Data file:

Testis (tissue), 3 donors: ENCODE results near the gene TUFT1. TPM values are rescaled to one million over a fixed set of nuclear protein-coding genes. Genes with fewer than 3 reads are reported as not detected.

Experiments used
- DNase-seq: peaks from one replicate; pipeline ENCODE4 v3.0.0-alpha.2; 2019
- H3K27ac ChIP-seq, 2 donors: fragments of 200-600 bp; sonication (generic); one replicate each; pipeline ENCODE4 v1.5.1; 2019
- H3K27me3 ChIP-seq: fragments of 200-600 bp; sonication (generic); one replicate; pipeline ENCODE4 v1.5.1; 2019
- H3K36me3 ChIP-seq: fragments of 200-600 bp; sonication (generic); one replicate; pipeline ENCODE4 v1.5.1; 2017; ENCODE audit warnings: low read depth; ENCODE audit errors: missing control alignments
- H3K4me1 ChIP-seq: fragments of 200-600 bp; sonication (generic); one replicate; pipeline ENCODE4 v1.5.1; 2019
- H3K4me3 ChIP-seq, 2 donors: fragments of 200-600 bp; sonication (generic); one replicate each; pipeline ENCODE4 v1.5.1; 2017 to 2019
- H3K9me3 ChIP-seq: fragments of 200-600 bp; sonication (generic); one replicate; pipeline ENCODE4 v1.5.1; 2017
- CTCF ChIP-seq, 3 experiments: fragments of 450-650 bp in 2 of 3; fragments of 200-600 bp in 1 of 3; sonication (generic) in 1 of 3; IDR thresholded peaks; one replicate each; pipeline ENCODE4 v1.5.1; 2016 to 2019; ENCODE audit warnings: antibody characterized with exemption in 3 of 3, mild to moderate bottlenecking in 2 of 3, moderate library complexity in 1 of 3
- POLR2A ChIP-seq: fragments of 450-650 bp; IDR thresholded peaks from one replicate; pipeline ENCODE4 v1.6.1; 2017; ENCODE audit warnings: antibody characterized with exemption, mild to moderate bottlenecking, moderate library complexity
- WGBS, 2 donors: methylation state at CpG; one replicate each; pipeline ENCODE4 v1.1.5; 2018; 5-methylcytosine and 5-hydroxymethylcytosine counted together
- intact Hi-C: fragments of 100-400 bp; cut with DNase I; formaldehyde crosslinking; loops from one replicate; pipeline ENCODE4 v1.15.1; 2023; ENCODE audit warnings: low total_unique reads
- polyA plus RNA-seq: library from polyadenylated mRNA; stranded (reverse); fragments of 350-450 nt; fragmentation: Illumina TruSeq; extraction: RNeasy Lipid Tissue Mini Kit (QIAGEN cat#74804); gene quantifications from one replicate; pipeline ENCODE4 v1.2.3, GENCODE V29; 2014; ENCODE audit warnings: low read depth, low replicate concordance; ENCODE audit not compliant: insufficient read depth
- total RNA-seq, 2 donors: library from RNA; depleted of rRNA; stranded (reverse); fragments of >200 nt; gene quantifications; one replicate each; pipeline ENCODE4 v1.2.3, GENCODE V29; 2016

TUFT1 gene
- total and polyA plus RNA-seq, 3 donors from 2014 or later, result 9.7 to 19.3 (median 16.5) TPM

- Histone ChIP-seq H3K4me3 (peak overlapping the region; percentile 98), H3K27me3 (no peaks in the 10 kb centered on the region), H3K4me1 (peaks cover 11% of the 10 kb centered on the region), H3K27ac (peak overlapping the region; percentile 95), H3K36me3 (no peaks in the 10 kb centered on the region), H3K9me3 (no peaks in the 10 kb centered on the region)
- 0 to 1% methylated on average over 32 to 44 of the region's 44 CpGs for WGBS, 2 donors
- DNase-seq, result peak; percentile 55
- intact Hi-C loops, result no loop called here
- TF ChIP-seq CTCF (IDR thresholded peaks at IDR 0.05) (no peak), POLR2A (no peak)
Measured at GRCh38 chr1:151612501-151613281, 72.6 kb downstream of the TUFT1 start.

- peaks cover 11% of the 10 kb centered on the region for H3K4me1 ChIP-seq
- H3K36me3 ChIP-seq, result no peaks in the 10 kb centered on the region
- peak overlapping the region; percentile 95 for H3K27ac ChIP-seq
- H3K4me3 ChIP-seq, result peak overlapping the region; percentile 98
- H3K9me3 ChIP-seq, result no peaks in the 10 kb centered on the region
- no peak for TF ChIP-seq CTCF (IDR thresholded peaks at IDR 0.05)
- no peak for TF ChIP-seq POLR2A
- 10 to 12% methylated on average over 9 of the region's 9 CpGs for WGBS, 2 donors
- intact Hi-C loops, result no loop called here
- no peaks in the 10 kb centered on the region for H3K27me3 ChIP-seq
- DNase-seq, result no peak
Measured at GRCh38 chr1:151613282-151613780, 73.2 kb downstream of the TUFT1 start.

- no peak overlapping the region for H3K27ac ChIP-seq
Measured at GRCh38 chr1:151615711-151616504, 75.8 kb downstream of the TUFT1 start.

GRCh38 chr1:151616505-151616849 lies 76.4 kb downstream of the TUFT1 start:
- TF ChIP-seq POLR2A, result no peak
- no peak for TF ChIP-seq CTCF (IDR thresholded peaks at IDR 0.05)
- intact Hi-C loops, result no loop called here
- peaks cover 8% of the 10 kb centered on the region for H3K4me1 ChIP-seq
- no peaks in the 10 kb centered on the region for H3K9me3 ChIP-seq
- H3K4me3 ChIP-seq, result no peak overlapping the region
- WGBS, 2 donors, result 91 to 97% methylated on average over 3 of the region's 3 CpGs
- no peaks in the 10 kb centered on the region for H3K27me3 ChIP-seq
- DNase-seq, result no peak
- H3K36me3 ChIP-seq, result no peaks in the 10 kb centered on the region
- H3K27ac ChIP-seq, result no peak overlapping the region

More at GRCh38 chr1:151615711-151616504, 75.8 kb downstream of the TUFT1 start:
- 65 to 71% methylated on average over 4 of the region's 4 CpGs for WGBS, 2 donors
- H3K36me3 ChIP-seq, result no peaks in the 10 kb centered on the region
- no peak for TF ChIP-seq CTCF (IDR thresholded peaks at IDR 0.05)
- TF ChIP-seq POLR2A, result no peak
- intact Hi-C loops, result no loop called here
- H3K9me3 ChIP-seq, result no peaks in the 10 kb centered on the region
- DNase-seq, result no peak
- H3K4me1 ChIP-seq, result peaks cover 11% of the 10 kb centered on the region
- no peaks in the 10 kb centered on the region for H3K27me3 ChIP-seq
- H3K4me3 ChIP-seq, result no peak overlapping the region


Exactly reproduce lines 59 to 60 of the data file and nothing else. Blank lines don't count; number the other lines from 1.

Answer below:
- no peaks in the 10 kb centered on the region for H3K27me3 ChIP-seq
- H3K4me3 ChIP-seq, result no peak overlapping the region